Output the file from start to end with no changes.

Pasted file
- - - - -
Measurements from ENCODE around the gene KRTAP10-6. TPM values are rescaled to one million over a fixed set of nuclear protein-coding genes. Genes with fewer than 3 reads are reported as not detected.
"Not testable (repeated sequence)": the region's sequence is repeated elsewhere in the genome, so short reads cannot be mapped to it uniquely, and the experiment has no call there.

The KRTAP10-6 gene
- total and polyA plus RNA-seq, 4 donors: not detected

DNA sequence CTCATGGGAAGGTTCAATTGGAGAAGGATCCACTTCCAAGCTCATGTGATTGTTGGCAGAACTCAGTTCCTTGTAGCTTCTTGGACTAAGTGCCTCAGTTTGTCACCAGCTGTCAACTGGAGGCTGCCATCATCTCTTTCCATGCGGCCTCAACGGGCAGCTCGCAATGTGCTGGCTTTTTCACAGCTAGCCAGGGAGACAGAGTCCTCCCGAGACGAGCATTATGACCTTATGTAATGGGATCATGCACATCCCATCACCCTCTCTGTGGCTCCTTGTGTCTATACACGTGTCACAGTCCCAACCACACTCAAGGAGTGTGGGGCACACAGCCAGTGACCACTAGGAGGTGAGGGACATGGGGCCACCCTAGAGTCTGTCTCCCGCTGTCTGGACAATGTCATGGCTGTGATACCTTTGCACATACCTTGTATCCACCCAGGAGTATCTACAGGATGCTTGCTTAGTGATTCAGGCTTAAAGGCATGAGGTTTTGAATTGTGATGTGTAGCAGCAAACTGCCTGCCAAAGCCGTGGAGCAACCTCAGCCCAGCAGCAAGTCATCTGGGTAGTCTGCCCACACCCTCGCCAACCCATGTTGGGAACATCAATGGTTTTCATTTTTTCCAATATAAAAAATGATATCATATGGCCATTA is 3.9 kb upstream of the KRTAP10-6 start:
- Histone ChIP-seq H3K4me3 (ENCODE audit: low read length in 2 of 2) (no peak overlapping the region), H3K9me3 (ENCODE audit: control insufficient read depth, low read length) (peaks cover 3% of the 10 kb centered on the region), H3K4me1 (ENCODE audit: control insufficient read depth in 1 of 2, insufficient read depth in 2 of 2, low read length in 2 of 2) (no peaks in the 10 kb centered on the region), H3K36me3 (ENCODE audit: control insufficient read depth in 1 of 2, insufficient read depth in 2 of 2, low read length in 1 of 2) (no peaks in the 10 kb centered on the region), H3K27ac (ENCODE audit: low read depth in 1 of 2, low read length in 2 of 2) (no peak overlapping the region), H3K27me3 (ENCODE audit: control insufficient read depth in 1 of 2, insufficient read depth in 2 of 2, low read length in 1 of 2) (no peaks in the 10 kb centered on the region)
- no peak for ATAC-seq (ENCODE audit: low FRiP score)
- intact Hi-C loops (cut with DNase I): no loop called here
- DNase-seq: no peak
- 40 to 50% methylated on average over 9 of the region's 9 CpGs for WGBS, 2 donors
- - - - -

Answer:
Measurements from ENCODE around the gene KRTAP10-6. TPM values are rescaled to one million over a fixed set of nuclear protein-coding genes. Genes with fewer than 3 reads are reported as not detected.
"Not testable (repeated sequence)": the region's sequence is repeated elsewhere in the genome, so short reads cannot be mapped to it uniquely, and the experiment has no call there.

The KRTAP10-6 gene
- total and polyA plus RNA-seq, 4 donors: not detected

DNA sequence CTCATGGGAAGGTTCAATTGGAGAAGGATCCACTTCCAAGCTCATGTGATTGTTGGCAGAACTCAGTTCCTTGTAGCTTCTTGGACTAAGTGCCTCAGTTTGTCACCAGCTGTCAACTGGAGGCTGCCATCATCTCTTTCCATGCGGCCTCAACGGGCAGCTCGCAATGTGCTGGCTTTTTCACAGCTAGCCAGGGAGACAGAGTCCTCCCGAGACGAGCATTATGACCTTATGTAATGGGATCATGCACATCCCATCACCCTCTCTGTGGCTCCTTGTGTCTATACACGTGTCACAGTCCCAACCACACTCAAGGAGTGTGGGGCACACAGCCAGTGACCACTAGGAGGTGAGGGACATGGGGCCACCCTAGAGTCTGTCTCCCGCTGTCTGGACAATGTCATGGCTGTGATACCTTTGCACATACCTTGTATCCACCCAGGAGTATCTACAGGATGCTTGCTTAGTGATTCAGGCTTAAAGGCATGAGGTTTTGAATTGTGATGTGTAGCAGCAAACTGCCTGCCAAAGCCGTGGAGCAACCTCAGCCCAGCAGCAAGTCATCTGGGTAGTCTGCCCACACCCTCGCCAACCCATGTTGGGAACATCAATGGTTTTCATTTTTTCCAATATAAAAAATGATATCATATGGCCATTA is 3.9 kb upstream of the KRTAP10-6 start:
- Histone ChIP-seq H3K4me3 (ENCODE audit: low read length in 2 of 2) (no peak overlapping the region), H3K9me3 (ENCODE audit: control insufficient read depth, low read length) (peaks cover 3% of the 10 kb centered on the region), H3K4me1 (ENCODE audit: control insufficient read depth in 1 of 2, insufficient read depth in 2 of 2, low read length in 2 of 2) (no peaks in the 10 kb centered on the region), H3K36me3 (ENCODE audit: control insufficient read depth in 1 of 2, insufficient read depth in 2 of 2, low read length in 1 of 2) (no peaks in the 10 kb centered on the region), H3K27ac (ENCODE audit: low read depth in 1 of 2, low read length in 2 of 2) (no peak overlapping the region), H3K27me3 (ENCODE audit: control insufficient read depth in 1 of 2, insufficient read depth in 2 of 2, low read length in 1 of 2) (no peaks in the 10 kb centered on the region)
- no peak for ATAC-seq (ENCODE audit: low FRiP score)
- intact Hi-C loops (cut with DNase I): no loop called here
- DNase-seq: no peak
- 40 to 50% methylated on average over 9 of the region's 9 CpGs for WGBS, 2 donors